EPCs present in peripheral blood can be at different stages of endothelial differentiation, consequently from PB-MNC can be derived early and late EPCs. Early EPCs occurs during the 2nd weeks of cultivation, and late EPCs appear between 2nd and 3rd weeks of cultivation in vitro. To evaluate the efficiency of gelatin or fibronectin to production by early or late EPCs cytokines and growth factors PB-MNC on day 5 of therapy from patients with CIHD were seeded on 0.2% gelatin-coated and 0.1% fibronectin-coated flasks and cultivated through day 8 (early EPCs) and day 16 (late EPCs). Conditioned medium from early and late EPCs were used to measure the release of different cytokines and growth factors to determine to what extent time of cultivation of PB-MNC the paracrine activity of EPCs. Indeed, on day 8 of cultivation early EPCs on gelatin condition secrete a significant level of IL-8 compare to fibronectin condition (Table 2). In contrary, early EPCs on fibronectin condition secrete a significant level of IL-10, IL-18, Epo and VEGF compare to gelatin condition. Late EPCs on gelatin condition release a significant level of IL-18, Epo and VEGF compare to fibronectin condition. On the other side, late EPCs on fibronectin condition produced a significant level of IL-8 compare to gelatin condition. No significant changes in NO under gelatin or fibronectin condition were observed in EPCs.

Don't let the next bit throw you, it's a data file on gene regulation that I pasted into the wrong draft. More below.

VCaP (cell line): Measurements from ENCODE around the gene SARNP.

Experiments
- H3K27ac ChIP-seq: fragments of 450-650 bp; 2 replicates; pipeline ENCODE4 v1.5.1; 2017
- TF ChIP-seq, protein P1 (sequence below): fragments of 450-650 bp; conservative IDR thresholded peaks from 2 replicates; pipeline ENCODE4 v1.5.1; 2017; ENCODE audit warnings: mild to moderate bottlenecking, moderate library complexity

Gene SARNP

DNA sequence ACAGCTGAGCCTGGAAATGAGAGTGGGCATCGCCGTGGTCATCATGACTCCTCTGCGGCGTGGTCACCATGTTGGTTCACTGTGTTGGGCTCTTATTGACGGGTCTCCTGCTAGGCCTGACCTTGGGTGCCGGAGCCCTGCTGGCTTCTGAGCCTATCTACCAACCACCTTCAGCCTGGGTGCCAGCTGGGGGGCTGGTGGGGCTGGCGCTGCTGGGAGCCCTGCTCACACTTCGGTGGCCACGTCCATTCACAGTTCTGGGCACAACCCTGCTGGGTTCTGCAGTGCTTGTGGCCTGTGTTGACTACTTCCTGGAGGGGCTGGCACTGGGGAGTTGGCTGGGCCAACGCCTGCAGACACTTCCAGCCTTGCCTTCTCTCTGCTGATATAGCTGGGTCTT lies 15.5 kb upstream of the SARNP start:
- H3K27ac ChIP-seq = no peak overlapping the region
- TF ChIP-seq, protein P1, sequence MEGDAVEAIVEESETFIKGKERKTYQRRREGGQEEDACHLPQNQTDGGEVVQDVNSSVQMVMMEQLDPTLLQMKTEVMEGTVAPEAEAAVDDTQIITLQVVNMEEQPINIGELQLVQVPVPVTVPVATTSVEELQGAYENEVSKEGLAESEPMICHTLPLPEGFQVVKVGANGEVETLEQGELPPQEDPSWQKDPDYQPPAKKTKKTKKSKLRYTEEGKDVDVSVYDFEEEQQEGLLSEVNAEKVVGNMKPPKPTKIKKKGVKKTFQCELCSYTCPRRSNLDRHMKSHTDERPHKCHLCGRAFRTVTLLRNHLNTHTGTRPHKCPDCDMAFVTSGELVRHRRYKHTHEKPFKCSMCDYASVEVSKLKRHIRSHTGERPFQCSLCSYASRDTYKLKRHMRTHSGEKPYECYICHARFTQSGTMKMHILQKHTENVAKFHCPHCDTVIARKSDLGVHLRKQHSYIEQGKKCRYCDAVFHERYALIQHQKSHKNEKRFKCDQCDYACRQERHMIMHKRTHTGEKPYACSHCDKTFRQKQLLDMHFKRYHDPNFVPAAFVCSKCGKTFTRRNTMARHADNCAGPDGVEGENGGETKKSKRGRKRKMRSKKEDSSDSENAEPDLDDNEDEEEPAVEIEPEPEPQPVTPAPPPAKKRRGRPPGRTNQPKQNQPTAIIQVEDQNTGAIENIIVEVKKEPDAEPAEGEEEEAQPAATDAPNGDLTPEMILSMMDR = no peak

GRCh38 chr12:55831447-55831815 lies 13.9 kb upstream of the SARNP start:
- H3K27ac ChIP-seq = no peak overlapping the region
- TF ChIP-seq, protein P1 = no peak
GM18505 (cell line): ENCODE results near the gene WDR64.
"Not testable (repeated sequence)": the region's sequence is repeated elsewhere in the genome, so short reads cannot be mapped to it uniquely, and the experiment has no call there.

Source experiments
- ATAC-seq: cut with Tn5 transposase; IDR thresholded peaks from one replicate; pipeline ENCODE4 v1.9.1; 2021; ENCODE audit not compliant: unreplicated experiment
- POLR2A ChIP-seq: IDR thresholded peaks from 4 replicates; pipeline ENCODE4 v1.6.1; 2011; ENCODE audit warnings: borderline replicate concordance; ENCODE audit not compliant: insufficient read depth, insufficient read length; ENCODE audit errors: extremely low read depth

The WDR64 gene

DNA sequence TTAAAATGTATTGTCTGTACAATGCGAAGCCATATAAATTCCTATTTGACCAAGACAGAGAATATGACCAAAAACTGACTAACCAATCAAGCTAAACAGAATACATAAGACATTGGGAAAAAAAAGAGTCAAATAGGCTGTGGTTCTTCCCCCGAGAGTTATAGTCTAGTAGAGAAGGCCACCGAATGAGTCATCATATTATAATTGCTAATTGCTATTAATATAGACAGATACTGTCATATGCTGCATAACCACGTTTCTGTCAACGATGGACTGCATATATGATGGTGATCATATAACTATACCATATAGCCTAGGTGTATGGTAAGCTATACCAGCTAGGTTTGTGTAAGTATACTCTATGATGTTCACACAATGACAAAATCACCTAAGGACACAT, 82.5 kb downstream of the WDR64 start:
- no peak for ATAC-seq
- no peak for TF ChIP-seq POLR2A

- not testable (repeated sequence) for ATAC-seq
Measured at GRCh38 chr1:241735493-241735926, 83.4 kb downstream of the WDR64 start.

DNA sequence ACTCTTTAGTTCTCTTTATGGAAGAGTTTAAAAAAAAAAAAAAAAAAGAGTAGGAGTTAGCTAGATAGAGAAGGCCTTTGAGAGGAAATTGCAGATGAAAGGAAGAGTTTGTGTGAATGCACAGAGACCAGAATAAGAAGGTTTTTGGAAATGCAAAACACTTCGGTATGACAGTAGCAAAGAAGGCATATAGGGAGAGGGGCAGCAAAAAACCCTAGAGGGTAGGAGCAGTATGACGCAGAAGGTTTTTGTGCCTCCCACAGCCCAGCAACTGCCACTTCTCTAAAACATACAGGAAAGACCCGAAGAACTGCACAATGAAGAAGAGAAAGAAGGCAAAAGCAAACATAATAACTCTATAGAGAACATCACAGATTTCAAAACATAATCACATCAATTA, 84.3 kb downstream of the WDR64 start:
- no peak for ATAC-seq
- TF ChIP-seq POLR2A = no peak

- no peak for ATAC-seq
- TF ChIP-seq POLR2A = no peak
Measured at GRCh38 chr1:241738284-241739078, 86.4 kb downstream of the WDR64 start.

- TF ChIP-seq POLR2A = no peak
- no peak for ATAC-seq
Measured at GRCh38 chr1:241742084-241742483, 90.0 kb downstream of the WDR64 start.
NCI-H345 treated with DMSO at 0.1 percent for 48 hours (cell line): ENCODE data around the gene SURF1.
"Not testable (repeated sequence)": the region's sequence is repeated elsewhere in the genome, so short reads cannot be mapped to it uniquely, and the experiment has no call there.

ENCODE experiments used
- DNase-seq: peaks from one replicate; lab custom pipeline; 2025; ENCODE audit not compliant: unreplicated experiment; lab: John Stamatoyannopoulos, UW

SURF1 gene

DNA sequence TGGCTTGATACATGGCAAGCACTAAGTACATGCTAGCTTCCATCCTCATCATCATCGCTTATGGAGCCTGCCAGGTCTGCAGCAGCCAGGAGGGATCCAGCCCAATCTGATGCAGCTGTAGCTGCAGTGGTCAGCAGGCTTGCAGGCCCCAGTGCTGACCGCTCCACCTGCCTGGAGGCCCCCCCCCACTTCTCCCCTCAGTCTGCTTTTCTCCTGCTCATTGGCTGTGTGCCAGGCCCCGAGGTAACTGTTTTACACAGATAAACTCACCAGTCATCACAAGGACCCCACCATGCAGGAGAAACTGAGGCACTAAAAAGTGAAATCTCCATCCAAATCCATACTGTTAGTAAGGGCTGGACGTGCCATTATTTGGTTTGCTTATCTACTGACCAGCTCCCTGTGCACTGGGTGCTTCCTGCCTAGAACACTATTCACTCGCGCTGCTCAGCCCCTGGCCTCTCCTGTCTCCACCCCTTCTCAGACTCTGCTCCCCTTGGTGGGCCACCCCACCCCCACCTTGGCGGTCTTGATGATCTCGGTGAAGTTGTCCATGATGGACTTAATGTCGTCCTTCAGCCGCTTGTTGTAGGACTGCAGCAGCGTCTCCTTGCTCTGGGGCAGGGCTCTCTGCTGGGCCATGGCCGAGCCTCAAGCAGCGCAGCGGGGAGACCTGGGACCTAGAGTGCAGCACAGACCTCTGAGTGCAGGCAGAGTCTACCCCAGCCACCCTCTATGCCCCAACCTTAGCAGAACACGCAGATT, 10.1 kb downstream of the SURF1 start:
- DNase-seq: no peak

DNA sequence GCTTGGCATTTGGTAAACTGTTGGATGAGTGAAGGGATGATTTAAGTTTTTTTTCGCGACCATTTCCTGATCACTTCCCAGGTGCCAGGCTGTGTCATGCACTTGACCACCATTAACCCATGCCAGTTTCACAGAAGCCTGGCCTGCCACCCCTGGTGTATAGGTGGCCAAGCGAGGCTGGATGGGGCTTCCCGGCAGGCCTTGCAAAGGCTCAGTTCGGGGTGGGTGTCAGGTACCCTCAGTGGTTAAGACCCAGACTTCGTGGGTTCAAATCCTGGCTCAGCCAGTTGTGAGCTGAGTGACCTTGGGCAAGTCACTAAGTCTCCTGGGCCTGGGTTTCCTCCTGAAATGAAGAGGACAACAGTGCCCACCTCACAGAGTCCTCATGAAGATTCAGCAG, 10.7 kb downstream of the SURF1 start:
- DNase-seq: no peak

Cytokine secretion by EA.hy 926 and HUVEC

Cytokine profiling revealed that various cytokines were secreted by HUVEC and EA.hy 926. Among the cytokines measured, decreased levels of TNF-α, IL-8, Epo and NO produced by EA.hy 926 compare to HUVEC (Table 3). No significant changes in IL-10, IL-18, G-CSF and VEGF production were observed in EA.hy 926 and HUVEC.